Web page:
Many managers and planners – (USA and international) find themselves making community a central feature of their mission. Community can be a mission in and of itself or community might be seen as a way to achieve other outcomes such as deeper reach in social service delivery. Community building has also emerged as an important approach to rebuilding urban and rural communities through comprehensive strategies. This movement of civil society organizations working in partnership with donors and local policymakers uses a bottom-up approach to create an economic base, reduce poverty and improve the well-being of citizens in particular places. Clearly, effective community building takes place in different sectors and turns on a complex set of community-building skills. Learning from these experiences, and reviewing the context that has given rise to the call for community in so many settings, is the purpose of this half course.
The course will focus one part on context, history and background and one part on the practice of community-building, with an eye to the career goals and preparation of managers and planners.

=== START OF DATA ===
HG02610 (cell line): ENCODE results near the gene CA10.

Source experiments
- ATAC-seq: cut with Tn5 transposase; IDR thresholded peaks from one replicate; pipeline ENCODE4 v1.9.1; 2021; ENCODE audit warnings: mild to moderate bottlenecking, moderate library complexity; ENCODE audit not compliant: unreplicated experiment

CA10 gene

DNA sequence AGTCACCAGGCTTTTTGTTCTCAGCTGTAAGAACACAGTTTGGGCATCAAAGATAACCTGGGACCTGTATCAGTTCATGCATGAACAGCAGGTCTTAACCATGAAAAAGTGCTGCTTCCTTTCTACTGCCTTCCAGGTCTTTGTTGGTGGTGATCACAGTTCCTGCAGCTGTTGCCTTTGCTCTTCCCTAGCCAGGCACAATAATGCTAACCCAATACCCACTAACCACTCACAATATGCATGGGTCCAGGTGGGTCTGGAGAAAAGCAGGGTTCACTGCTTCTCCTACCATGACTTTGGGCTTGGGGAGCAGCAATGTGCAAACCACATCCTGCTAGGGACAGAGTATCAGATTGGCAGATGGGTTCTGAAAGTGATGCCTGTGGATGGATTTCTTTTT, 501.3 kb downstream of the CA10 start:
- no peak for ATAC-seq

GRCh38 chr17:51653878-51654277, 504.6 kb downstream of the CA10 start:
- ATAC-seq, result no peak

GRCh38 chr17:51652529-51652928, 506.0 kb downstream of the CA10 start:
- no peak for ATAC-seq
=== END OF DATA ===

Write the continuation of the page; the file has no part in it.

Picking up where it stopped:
In the introductory part of the course we will discuss the elasticity of the term “community building,” some historical themes, and how a term originally focused mostly on neighborhood revival in the USA is now also used in the context of building stronger ties among people who share specific interests (e.g., “micro-communities” defined by race, ethnicity, gender, religion, or other special group characteristics) and used by managers who would like to reinvent the workplace around community principles. With community building jargon increasingly entering into management and public policy literatures, managers and planners must understand the parameters of this “movement” and acquaint themselves with some of the skills and developments that people doing this work have found useful.